Post Cardiac-Arrest Deaths On The Decline
Brett Smith for redOrbit.com – Your Universe Online
Patients who arrive at a hospital in a state of cardiac arrest have a better chance for survival than a decade ago, according to a new study in the journal Circulation.
While the report was unable to identify a particular reason for the improvement, researchers suspect a combination of changes, including the way hospitals treat cardiac arrest and the increased awareness of those witnessing someone suddenly collapse from the attack.
Using the 2001-2009 U.S. National Inpatient Sample (NIS), a national hospital discharge database, researchers found that the death rate among Americans hospitalized after cardiac arrest was just under 58 percent, down from almost 70 percent in 2001.
The study noted that because the numbers account only for patients who survive long enough to be admitted to the hospital, the figures reflect hospital treatment and not overall survival rates. Of the more than 300,000 Americans who have a heart attack outside of a hospital each year, less than 8 percent survive.
“But the study does have a clear message,” senior researcher Alejandro A. Rabinstein, of the Mayo Clinic told Reuters Health. “If you have a cardiac arrest and you get to be hospitalized, your chances of surviving the hospitalization are getting better.”
One of the few advances that has been made in treating cardiac arrest over the course of the study is that experts now recommend that bystanders do “hands-only” CPR. The new way of performing the life-saving technique does not involve mouth-to-mouth breathing and is believed to be easier for the average person to perform; increasing the odds that they will perform CPR on a stranger.
The proliferation of automated external defibrillators (AEDs) along with the proper training surrounding their use may have also contributed to increased survival rates, according to the study.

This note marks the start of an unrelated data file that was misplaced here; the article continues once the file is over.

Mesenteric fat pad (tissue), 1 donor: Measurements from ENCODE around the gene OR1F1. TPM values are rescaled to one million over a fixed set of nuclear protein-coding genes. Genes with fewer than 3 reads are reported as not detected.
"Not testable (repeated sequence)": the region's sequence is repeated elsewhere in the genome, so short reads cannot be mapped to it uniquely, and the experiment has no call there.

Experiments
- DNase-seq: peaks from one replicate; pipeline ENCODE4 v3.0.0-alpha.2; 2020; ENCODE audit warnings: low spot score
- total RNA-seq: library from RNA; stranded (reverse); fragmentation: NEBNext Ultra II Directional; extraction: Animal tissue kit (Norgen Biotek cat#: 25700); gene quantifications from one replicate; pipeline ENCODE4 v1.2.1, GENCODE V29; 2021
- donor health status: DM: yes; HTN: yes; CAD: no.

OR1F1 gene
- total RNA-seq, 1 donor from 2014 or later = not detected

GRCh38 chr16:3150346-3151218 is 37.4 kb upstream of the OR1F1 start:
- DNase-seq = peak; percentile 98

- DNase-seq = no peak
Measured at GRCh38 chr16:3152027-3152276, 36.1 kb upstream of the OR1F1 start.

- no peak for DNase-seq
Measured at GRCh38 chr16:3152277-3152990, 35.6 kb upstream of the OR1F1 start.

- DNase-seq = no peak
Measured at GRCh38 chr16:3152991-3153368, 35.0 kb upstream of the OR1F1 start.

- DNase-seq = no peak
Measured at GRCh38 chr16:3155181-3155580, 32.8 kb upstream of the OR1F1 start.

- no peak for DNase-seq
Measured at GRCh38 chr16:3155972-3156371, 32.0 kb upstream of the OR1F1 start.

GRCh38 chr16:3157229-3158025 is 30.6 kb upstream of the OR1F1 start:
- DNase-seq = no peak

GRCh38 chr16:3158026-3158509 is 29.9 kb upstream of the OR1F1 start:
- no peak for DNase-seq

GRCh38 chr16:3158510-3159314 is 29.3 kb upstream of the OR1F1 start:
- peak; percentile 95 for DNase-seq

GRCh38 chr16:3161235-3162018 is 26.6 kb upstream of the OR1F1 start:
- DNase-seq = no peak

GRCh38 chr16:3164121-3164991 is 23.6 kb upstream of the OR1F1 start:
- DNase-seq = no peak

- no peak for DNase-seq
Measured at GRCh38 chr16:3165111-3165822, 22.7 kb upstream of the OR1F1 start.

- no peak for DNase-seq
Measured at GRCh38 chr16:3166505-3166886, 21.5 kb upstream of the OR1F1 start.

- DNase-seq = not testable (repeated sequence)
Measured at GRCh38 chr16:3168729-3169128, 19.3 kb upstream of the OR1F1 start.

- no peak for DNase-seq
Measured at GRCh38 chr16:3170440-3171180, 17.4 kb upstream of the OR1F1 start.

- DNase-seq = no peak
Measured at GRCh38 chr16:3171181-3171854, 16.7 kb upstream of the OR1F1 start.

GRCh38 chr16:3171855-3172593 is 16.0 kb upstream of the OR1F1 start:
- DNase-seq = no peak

In addition to increased awareness by potential by-standers, several treatments adopted by hospitals may have also played a role in survival rates.
The increased use of angioplasty soon after patients arrive at the hospital, which has become a more common practice in recent years, may be helping, according to Rabinstein.
He also suspects that a revolutionary treatment for people who remain comatose after cardiac arrest is making a difference. Notably, the rising survival rate for cardiac arrest victims in the study occurred at the same time hospitals started using therapeutic hypothermia.
Therapeutic hypothermia involves cooling the patient’s body using cold IV saline, cooling blankets or ice packs and returning the patient’s core temperature to normal a day later.
When a cardiac arrest stops circulation, the brain is the first organ to require oxygen. While a lack of oxygen endangers the brain, the real trouble starts when the heart is shocked back to life and starts flooding the brain with fresh oxygen. The brain’s cells respond by firing up their activity so much it becomes toxic. This electrochemical chain reaction overloads and destroys many cells in the process.
“The effect of therapeutic hypothermia is mainly improving survival with (brain) function, rather than survival itself,” Rabinstein told Reuters reporter Amy Norton.
Despite evidence pointing to the success rate of the new treatment, hospitals have not been quick to adopt therapeutic hypothermia.